According to a 2013 LAPD news release, Little was tracked down at a Kentucky homeless shelter and arrested on a California drug warrant from 2009. He was extradited to Los Angeles County, where he sat in jail while cold case detectives Mitzi Roberts, Rick Jackson and Tim Marcia built murder cases against him.
In November 2012, Little was connected through DNA analysis to the killing of Carol Alford, the release said.
The Los Angeles Times reported in December that the DNA evidence came from semen on the shirts of two of the victims and skin under the fingernails of the third.
Investigators told The New York Times that Little showed no remorse for the murders. A Louisiana detective told the newspaper Little told her he had no need to fear God.
"He said God made him this way, so why should he ask for forgiveness?" Sgt. Crystal LeBlanc, of the Opelousas Police Department, said. "He said God knew everything he did."
Little also seemed to get excited talking about his crimes, sometimes chuckling as he recounted how he took his victims’ lives.
"Believe it or not, you only see evil a few times in your career," Marcia told The New York Times. "Looking into his eyes, I would say that was pure evil."
Little was convicted of the three Los Angeles killings in 2014 and sentenced to consecutive life sentences, without the possibility of parole. In court, he loudly protested his innocence, according to the AP.
ViCAP agents began a comprehensive background investigation of Little, who was born in Georgia but raised by his grandmother in Lorain, Ohio.
What the agents found was shocking. Again and again, throughout multiple states, ViCAP analysts found Little's travels over the decades intersecting with "long-cold investigations into bodies and bones," the Los Angeles Times reported.
"The FBI found an alarming pattern and compelling links to many more murders," the FBI said in a statement last year.
One case in particular led ViCAP analysts to Texas.
"We found a case out of Odessa, Texas, that sounded very much like him, and we could place him passing through the area around the same time," ViCAP crime analyst Christie Palazzolo said in November. "We sent that lead out to the Texas Rangers, who were eager to follow up on the long-cold case."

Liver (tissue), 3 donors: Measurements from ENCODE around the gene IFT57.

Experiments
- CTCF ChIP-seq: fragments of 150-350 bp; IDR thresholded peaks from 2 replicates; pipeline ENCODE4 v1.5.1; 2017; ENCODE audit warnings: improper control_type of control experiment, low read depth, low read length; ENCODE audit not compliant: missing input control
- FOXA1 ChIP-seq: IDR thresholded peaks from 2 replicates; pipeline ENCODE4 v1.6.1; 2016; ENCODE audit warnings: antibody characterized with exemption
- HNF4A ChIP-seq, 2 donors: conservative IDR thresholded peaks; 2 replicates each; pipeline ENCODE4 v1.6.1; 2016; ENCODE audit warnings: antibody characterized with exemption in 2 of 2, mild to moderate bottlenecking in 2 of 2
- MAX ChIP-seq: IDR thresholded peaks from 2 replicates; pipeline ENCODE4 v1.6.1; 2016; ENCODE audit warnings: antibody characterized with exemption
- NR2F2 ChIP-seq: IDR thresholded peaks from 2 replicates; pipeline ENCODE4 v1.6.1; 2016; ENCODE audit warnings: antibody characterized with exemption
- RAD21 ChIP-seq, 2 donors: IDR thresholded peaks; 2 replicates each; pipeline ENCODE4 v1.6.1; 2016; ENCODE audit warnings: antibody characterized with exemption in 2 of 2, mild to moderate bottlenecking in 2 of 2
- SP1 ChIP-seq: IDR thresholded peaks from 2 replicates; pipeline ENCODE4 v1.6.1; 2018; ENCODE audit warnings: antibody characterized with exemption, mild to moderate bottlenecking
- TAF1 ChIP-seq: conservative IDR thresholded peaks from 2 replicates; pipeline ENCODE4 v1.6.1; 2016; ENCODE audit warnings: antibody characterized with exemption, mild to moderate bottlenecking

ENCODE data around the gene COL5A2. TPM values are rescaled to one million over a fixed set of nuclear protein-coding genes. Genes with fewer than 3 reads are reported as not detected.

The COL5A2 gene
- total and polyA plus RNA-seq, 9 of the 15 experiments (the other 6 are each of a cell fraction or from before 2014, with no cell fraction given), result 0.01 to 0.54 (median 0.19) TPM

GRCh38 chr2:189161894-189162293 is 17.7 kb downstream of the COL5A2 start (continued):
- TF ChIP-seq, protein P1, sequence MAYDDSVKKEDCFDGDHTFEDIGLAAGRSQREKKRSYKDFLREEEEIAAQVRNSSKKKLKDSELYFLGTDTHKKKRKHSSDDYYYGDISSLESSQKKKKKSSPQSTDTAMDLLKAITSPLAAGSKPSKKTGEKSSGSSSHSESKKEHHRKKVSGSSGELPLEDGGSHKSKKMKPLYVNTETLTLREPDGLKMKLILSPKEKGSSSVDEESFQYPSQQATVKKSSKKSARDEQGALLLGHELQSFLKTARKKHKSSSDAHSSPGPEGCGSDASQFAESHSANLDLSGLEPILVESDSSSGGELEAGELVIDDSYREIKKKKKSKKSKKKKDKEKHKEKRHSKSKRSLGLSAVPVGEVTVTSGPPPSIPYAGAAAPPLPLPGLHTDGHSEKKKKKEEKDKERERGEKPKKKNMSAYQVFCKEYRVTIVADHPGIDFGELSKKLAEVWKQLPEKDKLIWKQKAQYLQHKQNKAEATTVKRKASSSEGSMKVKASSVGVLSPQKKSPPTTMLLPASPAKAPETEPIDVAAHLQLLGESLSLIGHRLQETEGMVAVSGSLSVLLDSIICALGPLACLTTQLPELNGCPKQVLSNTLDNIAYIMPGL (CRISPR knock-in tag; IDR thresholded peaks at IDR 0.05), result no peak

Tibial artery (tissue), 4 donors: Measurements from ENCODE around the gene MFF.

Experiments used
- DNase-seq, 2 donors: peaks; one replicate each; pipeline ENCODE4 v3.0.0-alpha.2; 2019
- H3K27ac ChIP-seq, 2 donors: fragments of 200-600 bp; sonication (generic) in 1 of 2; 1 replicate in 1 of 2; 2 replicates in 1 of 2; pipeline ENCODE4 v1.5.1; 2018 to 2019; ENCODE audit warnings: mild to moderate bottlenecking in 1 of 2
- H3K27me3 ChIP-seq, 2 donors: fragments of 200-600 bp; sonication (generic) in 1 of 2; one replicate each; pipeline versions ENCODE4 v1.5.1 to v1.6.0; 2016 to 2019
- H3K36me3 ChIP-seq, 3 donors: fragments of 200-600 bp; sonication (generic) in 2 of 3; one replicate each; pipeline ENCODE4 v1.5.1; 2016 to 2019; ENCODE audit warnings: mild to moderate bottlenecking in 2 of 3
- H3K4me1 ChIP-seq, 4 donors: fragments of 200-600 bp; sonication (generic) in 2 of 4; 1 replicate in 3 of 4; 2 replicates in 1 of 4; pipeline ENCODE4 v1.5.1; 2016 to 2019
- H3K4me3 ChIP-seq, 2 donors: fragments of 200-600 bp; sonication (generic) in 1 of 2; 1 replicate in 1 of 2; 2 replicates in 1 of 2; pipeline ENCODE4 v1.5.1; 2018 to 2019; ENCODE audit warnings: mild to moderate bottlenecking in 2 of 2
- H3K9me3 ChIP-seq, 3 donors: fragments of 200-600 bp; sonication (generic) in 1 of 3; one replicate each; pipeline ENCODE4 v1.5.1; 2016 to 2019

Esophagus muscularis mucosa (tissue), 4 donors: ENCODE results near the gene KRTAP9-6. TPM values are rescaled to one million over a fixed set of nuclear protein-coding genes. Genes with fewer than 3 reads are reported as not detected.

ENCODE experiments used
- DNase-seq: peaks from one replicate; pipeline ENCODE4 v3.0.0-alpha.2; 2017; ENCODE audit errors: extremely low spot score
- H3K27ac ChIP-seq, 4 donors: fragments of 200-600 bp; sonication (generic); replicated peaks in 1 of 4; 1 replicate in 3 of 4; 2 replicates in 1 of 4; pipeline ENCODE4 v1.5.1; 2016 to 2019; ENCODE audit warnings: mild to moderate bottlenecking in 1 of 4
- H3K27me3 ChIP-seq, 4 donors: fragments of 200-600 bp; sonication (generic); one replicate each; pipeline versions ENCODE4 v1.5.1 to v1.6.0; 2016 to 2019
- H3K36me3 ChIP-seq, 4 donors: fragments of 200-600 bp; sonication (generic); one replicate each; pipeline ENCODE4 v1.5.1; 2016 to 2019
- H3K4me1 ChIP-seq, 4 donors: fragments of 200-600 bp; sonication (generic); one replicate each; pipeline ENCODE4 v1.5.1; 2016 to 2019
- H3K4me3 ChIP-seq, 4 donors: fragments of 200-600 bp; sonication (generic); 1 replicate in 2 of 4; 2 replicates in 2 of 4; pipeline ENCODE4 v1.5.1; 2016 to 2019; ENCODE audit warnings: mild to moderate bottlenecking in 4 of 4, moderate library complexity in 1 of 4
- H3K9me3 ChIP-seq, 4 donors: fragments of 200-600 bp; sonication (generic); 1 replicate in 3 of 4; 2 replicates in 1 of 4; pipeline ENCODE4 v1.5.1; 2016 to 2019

The Odessa case was the 1994 strangulation death of Denise Brothers, whose body was found partially clothed in some bushes in a vacant lot. The Los Angeles Times reported that records showed Little had interactions with the Odessa Police Department around that time, meaning he was in town when Brothers was slain.
"This just felt like him," Palazzolo told the newspaper.
Little pleaded guilty in December to killing Brothers.
ViCAP sent out a national alert in June 2013 asking cold case detectives across the country to check their files for cases similar to those in which Little was accused.
In Texas, the Little case landed on the radar of Holland, who the Los Angeles Times reported specializes in the study of sociopaths and psychopaths -- and how to properly interview them.
At a December 2017 law enforcement conference in Tampa, Florida, where Holland gave a presentation, detectives from Florida asked Holland and Angela Williamson, a ViCAP liaison and Department of Justice senior policy adviser, if they knew anything about Little. Little, who was in prison for the Alford, Apodaca and Nelson murders in Los Angeles, was suspected in killings in Florida as well, the Los Angeles Times reported.
Holland and Williamson promised to look into the case.
Williamson told the newspaper that Holland called her the following March at ViCAP, saying they had to do something “about this Little guy.”
Williamson said she turned in her seat to Palazzolo, who told her to tell Holland about the Odessa case.
A few weeks later, on May 17, 2018, Holland, Palazzolo and Williamson traveled to California to interview Little. According to the Los Angeles Times, they brought with them the Odessa case file, newspaper clippings and the details Palazzolo had tracked down about Little's life.
"I was pretty pessimistic," Palazzolo told the newspaper. "I thought he would just tell us to leave. Remember, he hadn't spoken to anyone about any of this. Why would he?"
Little was initially tight-lipped, but within an hour of conversation with Holland, he began to talk in exchange for a transfer from the Los Angeles County Jail to the jail in Ector County, which was quieter, according to The New York Times.
It took 650 hours over 16 months, but Little told Holland details of the 93 women he claims to have killed over a span of nearly 40 years. The tally included the murders of Mount in Florida and LaPree in Mississippi, the Los Angeles Times reported.
In Los Angeles alone, Little said he killed 18 women.
“Over the course of that interview in May, he went through city and state and gave Ranger Holland the number of people he killed in each place,” Palazzolo said last fall. “Jackson, Mississippi -- one; Cincinnati, Ohio -- one; Phoenix, Arizona -- three; Las Vegas, Nevada -- one.”
Over his multiple interviews with Holland, Little ultimately confessed to killings in 19 states. Most were women and almost all were strangled, according to the FBI.